Soon after the WWII and the end of the Italian invasion, Haile Selassie engaged in what Benedict Anderson (1983:80ff) calls “official nationalism” (Hultin 2003:404; Markakis, 1974). That is, he introduced some cosmetic changes in reaction to the nationalist movements of the time and a modernization of traditional polity, the project which coincided in time with the era of territorial nationalism, decolonization and nation building in Africa. From the view of “official nationalist” discourse, Jan Hultin shares Walelegne Mekonnen’s critique that “state and history were associated with the culture and society of Amharic and Tigrinya speakers, whilst other ethnic groups were disparaged and marginalized,” which had a profound influence on many Oromo students “to start a search for roots in the history of their own people” (Bulcha 1996: 63; Hultin 2003). In the 1960’s, as the university activist students’ protest took momentum, the question of “Ethiopian-ness” became apparent in the student’s literary club and the movement’s organ, “Tagel,” (“Struggle”). For example, the poem titled “Ethiopiawiw Mannew?” (“Who is the Ethiopian?”) written by the former education minister, Ibsa Gutema, was one such dissident writing. Although the Oromo question, and that of other ethnicities’, was belittled to mere “ethnocentrism” and “provincial narrow mindedness,” the agenda was one of cultural, economic, and political freedom (Asafa Jalata, 1998).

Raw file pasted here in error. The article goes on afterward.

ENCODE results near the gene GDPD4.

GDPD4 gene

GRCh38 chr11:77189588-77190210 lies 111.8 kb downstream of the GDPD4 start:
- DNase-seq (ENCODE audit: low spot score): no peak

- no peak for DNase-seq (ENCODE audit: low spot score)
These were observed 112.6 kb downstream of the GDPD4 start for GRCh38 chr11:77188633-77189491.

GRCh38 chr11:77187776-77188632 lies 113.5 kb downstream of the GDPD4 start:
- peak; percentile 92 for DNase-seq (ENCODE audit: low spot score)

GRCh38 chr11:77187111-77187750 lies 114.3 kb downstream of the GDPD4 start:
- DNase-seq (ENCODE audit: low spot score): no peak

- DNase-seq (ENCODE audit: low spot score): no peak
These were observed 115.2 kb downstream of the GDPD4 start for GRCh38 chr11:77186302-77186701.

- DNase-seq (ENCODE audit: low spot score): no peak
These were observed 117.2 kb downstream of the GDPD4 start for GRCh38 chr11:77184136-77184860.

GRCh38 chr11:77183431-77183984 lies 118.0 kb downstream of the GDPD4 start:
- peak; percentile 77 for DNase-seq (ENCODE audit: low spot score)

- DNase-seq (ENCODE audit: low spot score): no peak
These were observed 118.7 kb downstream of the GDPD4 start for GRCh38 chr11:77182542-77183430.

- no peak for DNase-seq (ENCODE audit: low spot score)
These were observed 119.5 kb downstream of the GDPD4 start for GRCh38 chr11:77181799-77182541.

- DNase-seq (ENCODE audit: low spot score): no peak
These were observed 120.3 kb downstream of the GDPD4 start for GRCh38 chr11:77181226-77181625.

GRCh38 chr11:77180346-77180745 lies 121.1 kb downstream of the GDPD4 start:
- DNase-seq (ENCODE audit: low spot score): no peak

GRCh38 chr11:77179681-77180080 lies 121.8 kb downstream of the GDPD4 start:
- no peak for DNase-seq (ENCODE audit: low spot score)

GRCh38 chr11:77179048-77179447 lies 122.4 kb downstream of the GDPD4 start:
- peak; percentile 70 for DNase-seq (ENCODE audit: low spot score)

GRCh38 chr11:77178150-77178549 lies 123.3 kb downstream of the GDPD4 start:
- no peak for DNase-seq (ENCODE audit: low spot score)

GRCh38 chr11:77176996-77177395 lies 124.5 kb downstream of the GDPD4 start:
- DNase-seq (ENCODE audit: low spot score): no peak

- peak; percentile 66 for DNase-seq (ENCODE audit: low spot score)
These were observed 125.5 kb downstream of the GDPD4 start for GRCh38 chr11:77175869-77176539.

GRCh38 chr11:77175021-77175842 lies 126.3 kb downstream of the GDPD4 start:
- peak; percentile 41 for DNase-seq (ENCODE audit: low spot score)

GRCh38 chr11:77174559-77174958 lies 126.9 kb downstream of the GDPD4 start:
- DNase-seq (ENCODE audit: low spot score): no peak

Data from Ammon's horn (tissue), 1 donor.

Writing of nationalism, Benedict Anderson (1992) recounts, “the great polyglot empires that ruled the earth for hundreds of years from Lisbon, London, Moscow, Vienna, Paris, Istanbul, Madrid, even Addis Ababa (emphasis mine), have disintegrated leaving behind only the residue of the Celestial Empire still more or less standing”. As this long process of disintegration is also a process of liberation, however, Anderson is right to question this double-faced nature of the process, namely, integration and designation of nations around the world.
“Medemer” (We are One People): A Future Oriented History?